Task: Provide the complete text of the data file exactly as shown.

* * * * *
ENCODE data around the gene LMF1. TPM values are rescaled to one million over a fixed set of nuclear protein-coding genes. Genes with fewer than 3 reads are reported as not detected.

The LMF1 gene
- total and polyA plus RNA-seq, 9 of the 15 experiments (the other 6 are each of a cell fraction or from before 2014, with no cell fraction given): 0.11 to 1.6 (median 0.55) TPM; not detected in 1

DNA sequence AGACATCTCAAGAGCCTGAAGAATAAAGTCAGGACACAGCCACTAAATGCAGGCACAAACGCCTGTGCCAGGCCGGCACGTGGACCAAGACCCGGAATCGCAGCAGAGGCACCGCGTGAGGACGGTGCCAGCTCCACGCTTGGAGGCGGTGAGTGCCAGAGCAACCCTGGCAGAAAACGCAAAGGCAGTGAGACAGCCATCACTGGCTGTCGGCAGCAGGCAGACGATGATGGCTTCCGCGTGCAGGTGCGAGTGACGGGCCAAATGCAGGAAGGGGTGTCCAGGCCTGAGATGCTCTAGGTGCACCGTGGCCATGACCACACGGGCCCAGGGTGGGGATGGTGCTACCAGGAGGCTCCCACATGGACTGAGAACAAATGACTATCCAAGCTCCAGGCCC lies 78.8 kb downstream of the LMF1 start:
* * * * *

ENCODE data around the gene LMF1. TPM values are rescaled to one million over a fixed set of nuclear protein-coding genes. Genes with fewer than 3 reads are reported as not detected.

The LMF1 gene
- total and polyA plus RNA-seq, 9 of the 15 experiments (the other 6 are each of a cell fraction or from before 2014, with no cell fraction given): 0.11 to 1.6 (median 0.55) TPM; not detected in 1

DNA sequence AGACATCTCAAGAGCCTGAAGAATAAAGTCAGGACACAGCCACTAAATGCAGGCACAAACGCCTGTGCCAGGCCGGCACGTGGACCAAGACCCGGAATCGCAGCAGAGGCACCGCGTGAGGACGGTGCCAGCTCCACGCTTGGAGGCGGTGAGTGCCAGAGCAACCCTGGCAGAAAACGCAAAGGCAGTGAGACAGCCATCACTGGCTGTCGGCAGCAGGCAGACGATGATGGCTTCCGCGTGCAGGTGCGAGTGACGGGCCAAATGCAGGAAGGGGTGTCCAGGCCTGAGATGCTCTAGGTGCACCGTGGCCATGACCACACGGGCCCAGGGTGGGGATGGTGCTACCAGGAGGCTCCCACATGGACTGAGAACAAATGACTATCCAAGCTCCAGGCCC lies 78.8 kb downstream of the LMF1 start: